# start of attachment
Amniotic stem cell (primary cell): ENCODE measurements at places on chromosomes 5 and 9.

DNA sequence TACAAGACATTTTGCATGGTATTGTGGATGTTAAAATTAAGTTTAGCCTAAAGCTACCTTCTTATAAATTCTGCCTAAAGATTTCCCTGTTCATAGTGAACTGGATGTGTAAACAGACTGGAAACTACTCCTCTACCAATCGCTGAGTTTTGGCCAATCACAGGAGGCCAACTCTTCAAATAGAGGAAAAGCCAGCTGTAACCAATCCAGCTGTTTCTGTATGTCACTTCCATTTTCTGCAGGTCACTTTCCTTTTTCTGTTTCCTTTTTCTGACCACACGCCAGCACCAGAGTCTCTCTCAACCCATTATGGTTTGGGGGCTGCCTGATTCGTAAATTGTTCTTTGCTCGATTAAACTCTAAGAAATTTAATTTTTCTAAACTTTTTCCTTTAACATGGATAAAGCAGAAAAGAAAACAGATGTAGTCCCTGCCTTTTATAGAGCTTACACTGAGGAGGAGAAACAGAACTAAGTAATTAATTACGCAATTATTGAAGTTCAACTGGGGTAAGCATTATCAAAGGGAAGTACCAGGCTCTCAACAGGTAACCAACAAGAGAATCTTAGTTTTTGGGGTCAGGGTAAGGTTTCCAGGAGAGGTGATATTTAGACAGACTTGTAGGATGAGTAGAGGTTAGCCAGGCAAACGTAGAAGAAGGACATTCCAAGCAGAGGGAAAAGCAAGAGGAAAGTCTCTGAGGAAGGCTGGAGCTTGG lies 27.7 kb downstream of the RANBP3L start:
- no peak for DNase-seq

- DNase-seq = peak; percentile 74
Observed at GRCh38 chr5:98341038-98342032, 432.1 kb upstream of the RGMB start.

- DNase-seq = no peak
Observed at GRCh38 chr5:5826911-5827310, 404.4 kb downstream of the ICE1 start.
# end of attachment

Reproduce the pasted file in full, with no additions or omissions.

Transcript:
Amniotic stem cell (primary cell): ENCODE measurements at places on chromosomes 5 and 9.

DNA sequence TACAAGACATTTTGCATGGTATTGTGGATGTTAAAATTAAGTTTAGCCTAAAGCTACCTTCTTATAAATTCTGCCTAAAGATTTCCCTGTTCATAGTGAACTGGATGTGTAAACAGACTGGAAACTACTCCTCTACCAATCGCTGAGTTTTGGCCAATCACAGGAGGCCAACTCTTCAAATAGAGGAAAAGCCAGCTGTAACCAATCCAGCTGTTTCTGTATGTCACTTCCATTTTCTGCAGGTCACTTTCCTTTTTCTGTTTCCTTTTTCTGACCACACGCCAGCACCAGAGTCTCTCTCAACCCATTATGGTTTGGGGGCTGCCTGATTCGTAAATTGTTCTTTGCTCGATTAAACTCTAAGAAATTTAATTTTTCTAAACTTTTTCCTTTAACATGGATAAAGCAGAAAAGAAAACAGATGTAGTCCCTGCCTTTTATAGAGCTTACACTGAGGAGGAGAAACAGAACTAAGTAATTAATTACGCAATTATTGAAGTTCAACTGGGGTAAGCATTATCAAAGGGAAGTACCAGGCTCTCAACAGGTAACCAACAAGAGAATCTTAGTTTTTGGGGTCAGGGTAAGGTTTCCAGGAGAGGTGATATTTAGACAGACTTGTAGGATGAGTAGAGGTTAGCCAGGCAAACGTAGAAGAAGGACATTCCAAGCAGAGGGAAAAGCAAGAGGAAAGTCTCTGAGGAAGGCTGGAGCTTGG lies 27.7 kb downstream of the RANBP3L start:
- no peak for DNase-seq

- DNase-seq = peak; percentile 74
Observed at GRCh38 chr5:98341038-98342032, 432.1 kb upstream of the RGMB start.

- DNase-seq = no peak
Observed at GRCh38 chr5:5826911-5827310, 404.4 kb downstream of the ICE1 start.